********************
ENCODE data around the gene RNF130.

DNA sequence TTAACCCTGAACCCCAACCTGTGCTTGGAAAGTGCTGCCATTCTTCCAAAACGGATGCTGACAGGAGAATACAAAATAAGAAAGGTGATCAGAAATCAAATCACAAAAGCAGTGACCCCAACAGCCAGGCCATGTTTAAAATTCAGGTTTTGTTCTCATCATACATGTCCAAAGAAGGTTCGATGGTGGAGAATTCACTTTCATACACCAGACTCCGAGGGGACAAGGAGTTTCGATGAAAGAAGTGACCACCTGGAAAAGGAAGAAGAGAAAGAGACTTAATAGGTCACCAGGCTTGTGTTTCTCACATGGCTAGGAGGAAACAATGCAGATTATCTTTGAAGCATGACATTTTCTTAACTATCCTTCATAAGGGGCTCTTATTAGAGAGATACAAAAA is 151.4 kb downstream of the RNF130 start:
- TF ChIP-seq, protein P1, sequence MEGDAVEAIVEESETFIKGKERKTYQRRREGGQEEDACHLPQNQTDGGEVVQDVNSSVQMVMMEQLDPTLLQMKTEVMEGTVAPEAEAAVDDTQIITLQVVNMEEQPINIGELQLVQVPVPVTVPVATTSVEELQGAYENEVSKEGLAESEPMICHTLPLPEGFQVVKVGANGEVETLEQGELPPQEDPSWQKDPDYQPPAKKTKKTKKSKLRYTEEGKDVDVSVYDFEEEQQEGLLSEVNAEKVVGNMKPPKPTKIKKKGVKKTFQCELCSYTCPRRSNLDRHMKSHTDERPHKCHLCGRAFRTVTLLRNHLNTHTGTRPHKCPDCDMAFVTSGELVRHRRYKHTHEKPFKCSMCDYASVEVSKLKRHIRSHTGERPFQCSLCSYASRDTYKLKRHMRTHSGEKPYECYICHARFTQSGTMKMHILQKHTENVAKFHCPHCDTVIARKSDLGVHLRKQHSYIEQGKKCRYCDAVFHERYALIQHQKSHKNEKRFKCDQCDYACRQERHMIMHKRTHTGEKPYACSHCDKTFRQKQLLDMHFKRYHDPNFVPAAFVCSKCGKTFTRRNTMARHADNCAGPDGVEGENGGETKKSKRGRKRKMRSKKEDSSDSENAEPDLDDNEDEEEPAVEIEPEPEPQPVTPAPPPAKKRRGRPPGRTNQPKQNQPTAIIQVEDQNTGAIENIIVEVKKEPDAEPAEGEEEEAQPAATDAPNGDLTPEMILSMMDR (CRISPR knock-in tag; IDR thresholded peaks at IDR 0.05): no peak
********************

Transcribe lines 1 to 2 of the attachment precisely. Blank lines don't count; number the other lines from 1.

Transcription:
ENCODE data around the gene RNF130.

DNA sequence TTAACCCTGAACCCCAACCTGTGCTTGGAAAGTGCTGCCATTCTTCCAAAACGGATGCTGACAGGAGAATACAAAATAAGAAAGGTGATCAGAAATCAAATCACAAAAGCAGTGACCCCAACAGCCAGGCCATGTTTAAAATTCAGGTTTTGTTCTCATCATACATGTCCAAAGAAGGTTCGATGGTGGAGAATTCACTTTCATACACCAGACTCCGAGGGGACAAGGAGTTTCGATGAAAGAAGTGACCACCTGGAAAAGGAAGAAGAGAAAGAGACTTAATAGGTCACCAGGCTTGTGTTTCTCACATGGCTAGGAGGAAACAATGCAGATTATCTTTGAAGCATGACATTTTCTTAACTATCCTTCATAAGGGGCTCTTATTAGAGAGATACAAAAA is 151.4 kb downstream of the RNF130 start: